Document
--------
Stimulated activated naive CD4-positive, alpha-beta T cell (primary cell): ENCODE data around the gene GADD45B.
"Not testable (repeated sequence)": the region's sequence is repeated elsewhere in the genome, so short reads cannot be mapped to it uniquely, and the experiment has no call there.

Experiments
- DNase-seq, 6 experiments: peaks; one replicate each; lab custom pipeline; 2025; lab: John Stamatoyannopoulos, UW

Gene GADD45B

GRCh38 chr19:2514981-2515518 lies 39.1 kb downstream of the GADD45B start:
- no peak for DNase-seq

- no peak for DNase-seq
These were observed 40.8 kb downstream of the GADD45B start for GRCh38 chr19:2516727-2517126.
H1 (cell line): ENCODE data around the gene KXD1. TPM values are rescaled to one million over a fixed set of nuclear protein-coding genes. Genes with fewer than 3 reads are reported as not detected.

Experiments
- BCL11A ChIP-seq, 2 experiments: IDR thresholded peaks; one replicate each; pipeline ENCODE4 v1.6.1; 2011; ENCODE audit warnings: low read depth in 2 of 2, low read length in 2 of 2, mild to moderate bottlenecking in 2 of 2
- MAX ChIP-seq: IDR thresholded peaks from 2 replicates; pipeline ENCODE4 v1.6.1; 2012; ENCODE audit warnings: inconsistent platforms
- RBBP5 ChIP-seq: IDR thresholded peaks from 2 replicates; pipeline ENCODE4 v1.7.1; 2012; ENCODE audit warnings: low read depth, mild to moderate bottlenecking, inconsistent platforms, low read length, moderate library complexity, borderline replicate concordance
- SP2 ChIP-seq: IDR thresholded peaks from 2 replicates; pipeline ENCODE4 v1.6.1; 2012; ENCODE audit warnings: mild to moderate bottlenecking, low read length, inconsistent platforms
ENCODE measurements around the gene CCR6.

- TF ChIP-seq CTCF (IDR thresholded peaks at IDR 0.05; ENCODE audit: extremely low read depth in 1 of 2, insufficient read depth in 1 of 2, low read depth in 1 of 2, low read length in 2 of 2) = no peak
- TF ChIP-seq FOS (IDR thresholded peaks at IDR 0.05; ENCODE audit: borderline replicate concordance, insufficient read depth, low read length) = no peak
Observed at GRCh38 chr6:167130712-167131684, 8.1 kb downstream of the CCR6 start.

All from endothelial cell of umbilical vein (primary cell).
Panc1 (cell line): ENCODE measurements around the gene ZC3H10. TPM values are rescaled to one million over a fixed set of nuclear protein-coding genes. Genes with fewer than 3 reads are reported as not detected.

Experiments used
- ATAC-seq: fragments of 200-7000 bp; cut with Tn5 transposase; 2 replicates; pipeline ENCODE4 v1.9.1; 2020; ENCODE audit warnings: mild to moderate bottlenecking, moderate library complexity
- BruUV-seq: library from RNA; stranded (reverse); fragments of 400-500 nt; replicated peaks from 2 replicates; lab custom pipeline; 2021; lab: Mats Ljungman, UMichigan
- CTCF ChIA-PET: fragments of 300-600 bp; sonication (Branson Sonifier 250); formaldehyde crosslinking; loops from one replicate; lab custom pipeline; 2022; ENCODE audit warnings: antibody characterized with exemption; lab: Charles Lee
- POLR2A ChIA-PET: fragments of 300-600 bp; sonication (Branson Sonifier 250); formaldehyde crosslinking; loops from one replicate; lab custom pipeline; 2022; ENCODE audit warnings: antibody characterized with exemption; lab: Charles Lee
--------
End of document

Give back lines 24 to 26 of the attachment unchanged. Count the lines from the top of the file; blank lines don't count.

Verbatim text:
- BruUV-seq: library from RNA; stranded (reverse); fragments of 400-500 nt; replicated peaks from 2 replicates; lab custom pipeline; 2021; lab: Mats Ljungman, UMichigan
- CTCF ChIA-PET: fragments of 300-600 bp; sonication (Branson Sonifier 250); formaldehyde crosslinking; loops from one replicate; lab custom pipeline; 2022; ENCODE audit warnings: antibody characterized with exemption; lab: Charles Lee
- POLR2A ChIA-PET: fragments of 300-600 bp; sonication (Branson Sonifier 250); formaldehyde crosslinking; loops from one replicate; lab custom pipeline; 2022; ENCODE audit warnings: antibody characterized with exemption; lab: Charles Lee